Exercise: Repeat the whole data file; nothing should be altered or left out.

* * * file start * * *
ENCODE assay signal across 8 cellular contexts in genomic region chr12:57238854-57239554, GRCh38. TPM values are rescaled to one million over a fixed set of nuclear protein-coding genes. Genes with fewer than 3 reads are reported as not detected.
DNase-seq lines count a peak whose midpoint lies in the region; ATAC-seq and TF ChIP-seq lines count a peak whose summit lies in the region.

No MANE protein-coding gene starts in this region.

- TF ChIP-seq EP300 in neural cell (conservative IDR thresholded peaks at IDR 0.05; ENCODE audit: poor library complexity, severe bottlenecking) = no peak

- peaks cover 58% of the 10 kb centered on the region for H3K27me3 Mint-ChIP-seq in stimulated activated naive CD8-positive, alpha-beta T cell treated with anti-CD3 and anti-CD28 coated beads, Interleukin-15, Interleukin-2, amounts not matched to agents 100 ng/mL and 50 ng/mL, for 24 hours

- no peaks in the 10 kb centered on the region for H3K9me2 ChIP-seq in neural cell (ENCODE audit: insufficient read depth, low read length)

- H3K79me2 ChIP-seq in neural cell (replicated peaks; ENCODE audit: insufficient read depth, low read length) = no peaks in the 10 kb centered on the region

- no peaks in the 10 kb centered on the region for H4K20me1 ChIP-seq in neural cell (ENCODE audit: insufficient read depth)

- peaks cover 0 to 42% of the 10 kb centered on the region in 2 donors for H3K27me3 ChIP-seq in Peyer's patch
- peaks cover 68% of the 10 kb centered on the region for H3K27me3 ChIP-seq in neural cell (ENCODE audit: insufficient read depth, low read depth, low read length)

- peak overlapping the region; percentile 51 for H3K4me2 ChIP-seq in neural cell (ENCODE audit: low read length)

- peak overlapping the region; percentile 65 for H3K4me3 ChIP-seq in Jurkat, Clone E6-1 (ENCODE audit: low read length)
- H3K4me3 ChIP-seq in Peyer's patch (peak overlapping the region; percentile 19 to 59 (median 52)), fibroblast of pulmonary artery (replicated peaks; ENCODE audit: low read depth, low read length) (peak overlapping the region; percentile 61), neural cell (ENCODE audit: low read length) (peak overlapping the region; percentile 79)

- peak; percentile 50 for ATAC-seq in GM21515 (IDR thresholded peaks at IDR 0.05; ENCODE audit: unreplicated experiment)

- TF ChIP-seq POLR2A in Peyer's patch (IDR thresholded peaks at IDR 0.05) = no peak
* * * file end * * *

ENCODE assay signal across 8 cellular contexts in genomic region chr12:57238854-57239554, GRCh38. TPM values are rescaled to one million over a fixed set of nuclear protein-coding genes. Genes with fewer than 3 reads are reported as not detected.
DNase-seq lines count a peak whose midpoint lies in the region; ATAC-seq and TF ChIP-seq lines count a peak whose summit lies in the region.

No MANE protein-coding gene starts in this region.

- TF ChIP-seq EP300 in neural cell (conservative IDR thresholded peaks at IDR 0.05; ENCODE audit: poor library complexity, severe bottlenecking) = no peak

- peaks cover 58% of the 10 kb centered on the region for H3K27me3 Mint-ChIP-seq in stimulated activated naive CD8-positive, alpha-beta T cell treated with anti-CD3 and anti-CD28 coated beads, Interleukin-15, Interleukin-2, amounts not matched to agents 100 ng/mL and 50 ng/mL, for 24 hours

- no peaks in the 10 kb centered on the region for H3K9me2 ChIP-seq in neural cell (ENCODE audit: insufficient read depth, low read length)

- H3K79me2 ChIP-seq in neural cell (replicated peaks; ENCODE audit: insufficient read depth, low read length) = no peaks in the 10 kb centered on the region

- no peaks in the 10 kb centered on the region for H4K20me1 ChIP-seq in neural cell (ENCODE audit: insufficient read depth)

- peaks cover 0 to 42% of the 10 kb centered on the region in 2 donors for H3K27me3 ChIP-seq in Peyer's patch
- peaks cover 68% of the 10 kb centered on the region for H3K27me3 ChIP-seq in neural cell (ENCODE audit: insufficient read depth, low read depth, low read length)

- peak overlapping the region; percentile 51 for H3K4me2 ChIP-seq in neural cell (ENCODE audit: low read length)

- peak overlapping the region; percentile 65 for H3K4me3 ChIP-seq in Jurkat, Clone E6-1 (ENCODE audit: low read length)
- H3K4me3 ChIP-seq in Peyer's patch (peak overlapping the region; percentile 19 to 59 (median 52)), fibroblast of pulmonary artery (replicated peaks; ENCODE audit: low read depth, low read length) (peak overlapping the region; percentile 61), neural cell (ENCODE audit: low read length) (peak overlapping the region; percentile 79)

- peak; percentile 50 for ATAC-seq in GM21515 (IDR thresholded peaks at IDR 0.05; ENCODE audit: unreplicated experiment)

- TF ChIP-seq POLR2A in Peyer's patch (IDR thresholded peaks at IDR 0.05) = no peak